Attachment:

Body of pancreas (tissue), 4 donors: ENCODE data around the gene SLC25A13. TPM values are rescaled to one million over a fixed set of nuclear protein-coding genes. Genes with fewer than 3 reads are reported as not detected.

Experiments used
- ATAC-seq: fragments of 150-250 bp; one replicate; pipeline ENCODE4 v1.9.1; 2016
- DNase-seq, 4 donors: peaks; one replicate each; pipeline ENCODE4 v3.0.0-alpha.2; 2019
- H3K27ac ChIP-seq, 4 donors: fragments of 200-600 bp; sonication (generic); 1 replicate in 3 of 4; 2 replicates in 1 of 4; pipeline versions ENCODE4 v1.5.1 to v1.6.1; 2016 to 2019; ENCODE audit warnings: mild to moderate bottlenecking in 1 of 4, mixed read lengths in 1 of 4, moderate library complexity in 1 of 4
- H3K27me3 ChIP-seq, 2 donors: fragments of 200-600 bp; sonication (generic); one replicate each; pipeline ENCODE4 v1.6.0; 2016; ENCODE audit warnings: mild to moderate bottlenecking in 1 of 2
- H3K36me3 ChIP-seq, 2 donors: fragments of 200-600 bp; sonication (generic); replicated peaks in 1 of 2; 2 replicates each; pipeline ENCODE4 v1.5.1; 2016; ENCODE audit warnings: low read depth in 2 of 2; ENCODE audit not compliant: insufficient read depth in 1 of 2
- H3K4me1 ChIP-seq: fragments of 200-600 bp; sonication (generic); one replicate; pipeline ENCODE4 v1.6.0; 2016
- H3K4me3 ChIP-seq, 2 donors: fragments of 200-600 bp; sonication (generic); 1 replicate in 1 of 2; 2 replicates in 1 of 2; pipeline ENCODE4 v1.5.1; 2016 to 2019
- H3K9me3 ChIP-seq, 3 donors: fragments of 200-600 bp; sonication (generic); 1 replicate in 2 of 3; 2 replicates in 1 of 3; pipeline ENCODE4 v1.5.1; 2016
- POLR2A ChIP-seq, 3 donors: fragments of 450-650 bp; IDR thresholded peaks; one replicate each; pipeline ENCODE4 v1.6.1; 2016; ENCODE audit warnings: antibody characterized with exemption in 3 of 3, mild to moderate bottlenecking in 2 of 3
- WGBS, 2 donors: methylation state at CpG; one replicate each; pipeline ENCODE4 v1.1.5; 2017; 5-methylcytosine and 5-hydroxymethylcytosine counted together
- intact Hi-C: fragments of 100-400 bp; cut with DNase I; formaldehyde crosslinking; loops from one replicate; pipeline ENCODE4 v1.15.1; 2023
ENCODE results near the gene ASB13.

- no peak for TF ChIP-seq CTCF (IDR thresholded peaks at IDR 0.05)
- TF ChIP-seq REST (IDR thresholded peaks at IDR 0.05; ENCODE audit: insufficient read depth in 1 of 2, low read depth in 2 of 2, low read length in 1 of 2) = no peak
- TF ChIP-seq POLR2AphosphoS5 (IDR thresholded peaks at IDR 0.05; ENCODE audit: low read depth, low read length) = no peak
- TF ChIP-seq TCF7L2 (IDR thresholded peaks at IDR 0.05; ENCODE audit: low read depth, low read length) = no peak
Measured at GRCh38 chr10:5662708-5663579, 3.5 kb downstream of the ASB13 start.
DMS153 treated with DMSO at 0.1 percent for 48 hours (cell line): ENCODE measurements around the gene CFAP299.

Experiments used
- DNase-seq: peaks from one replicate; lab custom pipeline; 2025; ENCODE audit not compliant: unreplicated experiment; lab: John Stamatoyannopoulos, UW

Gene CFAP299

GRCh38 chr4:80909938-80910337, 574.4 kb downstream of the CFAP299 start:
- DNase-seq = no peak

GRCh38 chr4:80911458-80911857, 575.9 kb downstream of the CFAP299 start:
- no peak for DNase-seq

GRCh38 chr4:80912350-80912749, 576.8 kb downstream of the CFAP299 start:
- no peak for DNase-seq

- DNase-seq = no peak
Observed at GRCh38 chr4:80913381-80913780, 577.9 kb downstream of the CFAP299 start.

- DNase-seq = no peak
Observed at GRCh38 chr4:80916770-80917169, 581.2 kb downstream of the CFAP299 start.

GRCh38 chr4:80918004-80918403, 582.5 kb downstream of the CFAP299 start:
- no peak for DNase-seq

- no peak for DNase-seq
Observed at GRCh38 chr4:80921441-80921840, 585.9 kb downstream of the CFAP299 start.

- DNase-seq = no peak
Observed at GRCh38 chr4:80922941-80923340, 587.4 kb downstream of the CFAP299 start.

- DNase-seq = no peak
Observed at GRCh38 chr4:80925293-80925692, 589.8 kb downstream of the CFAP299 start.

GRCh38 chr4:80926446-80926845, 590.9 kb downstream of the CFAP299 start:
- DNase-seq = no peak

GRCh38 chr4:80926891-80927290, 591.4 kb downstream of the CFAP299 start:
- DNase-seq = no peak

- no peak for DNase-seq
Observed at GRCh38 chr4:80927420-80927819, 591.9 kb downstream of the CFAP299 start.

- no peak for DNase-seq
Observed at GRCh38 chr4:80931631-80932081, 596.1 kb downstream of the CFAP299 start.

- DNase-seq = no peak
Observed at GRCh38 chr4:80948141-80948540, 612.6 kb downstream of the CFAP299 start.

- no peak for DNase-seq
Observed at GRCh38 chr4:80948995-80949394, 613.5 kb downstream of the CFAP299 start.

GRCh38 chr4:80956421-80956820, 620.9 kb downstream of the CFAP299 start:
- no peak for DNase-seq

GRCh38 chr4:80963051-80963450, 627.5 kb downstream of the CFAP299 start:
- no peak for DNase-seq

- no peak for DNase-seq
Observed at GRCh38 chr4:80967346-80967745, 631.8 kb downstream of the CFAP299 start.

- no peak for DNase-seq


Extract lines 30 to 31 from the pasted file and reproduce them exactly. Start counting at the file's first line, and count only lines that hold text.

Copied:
- DNase-seq = no peak
Observed at GRCh38 chr4:80913381-80913780, 577.9 kb downstream of the CFAP299 start.